Giving the art to the audience has brought back so much for me. I didn’t even do it to be nice, I did it because it was just the right thing to do, and I’ve benefited so much. Most people were certain this was professional suicide, but it’s actually been the best thing for my career, the best thing for my art, the best thing for me financially, and it’s been great for the film.
I’m currently working on a graphic novel about free culture, because this is on my mind the way the Ramayana was on my mind five years ago. Once again I feel this need to share my reality with other people, because this view is not widely shared yet.
Tresca What is your process like as you work on this new project?
Nina Right now I’m in the reception phase, so I spend a lot of time resting and making notes and drawing. I have this mess of ideas that are difficult to articulate in conversation, and I’m finding ways to express them with pictures. As the messages come in, the work kind of builds itself and I just have to be available to do what it needs. Once I’m deep in drawing, I don’t work on a rigid schedule. I take lots of breaks and lots of naps. If you saw me making Sita, you would have thought I was really lazy because of how much time I spent on the sofa with the cat, or napping. But when I’m really deep in a project, that’s what I do, and then I get up and get a whole lot done. When I hit on a visual problem or word problem, I just rest and the problem solves itself.
Tresca Who are your greatest influences?
Nina Absolutely everything I’ve been exposed to has influenced me in some way. It’s as if I’ve been affected by every microorganism in the air I breathe and in the water I drink. That’s another reason I’m such a free-culture advocate. I think of ideas as living things that mate with each other. Any idea can enter my mental environment and who knows what it’s going to be mating with! Mickey Mouse is mating with stuff in there, Donald Duck and Barbie are in there, and it’s not like I can lock them up in my head. Once they’re in there and I’m exposed to them, I can’t help their fertility, you know? I’m reminded of [the agricultural corporation] Monsanto, when their genetically modified seeds got out and showed up in other farmer’s cornfields, and Monsanto thought these farmers should pay them royalties. What copyright aims to do with culture is what Monsanto aims to do with seeds.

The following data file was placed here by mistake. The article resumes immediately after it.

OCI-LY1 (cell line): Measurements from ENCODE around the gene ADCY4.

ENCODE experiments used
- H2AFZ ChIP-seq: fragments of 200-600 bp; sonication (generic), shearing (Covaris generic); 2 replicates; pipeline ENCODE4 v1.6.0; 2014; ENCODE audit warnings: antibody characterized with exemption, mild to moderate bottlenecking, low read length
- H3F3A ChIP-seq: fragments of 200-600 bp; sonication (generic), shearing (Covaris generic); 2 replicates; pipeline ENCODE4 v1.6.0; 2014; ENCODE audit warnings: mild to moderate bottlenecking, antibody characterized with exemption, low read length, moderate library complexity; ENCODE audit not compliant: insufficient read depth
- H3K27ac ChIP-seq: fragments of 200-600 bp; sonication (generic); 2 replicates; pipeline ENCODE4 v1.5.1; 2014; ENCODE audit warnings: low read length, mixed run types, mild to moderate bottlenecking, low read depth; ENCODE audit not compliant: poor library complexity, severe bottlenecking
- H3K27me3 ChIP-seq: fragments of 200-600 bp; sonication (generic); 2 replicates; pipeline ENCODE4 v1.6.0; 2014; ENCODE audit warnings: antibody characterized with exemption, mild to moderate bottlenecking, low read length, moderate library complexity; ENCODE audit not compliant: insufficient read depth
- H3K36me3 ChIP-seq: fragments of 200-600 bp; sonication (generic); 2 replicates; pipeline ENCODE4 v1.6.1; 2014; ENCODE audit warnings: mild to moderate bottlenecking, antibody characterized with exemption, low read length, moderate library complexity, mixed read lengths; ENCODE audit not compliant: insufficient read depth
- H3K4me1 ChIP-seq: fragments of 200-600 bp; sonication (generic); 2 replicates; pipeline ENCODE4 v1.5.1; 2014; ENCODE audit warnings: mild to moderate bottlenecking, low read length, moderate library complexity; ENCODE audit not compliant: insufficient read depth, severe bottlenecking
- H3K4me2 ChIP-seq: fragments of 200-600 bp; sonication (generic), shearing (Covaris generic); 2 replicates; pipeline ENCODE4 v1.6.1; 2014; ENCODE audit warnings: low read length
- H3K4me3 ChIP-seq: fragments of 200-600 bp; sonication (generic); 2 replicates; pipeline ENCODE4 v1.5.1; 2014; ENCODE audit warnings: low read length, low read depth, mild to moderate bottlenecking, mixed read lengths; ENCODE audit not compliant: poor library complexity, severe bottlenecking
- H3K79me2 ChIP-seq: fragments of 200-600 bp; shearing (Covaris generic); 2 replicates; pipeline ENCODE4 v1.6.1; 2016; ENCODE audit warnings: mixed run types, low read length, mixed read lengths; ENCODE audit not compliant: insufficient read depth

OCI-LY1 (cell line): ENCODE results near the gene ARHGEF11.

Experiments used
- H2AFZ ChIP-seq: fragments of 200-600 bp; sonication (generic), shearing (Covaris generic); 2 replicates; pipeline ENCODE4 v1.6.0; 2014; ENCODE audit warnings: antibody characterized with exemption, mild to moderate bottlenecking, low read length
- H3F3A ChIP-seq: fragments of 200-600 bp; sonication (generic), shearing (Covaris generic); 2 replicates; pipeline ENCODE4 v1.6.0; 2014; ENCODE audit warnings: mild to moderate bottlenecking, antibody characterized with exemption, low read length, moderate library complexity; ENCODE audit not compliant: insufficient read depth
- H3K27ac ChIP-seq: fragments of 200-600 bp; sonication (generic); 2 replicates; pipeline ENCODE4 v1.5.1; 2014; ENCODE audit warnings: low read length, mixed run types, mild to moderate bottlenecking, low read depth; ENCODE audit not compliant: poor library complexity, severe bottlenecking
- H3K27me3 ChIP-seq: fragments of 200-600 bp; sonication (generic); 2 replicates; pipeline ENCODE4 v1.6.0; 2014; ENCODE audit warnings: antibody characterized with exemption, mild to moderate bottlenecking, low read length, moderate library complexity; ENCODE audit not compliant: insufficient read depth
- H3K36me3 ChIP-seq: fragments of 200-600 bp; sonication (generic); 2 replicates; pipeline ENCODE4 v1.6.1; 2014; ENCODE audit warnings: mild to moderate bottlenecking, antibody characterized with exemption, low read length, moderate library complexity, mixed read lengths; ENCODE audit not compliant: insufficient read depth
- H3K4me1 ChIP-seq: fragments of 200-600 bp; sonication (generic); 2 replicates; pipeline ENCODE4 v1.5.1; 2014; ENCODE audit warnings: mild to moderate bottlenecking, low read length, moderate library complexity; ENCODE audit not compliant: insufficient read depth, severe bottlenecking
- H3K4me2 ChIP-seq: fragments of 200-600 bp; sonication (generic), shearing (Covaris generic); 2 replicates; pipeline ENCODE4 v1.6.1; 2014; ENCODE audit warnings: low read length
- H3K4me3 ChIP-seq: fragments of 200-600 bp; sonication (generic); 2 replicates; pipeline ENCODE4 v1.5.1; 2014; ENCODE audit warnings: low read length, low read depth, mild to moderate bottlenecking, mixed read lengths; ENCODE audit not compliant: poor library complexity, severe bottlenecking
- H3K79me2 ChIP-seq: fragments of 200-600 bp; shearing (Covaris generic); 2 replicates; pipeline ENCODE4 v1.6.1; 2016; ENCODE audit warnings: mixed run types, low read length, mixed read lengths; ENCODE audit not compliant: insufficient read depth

Tresca What parallels do you see between yoga and creativity?
Nina Yoga is all about breathing in and breathing out, and that’s what art is all about, too. Inspiration is like breathing in and expression is like breathing out. We take in lots of culture but, for me, it really needs to come out as well. Just the act of drawing things, even if I never share them or save them, just the act of moving my hand and getting the pictures out keeps the culture flowing through me. If I didn’t draw, it would back up.
Nina Paley teaches at Parsons School of Design in Manhattan, New York and is a 2006 Guggenheim Fellow.
Tresca Weinstein is a freelance writer and editor for national and regional publications and Managing Editor of Kripalu Online and the Kripalu Yoga Teachers Association newsletter.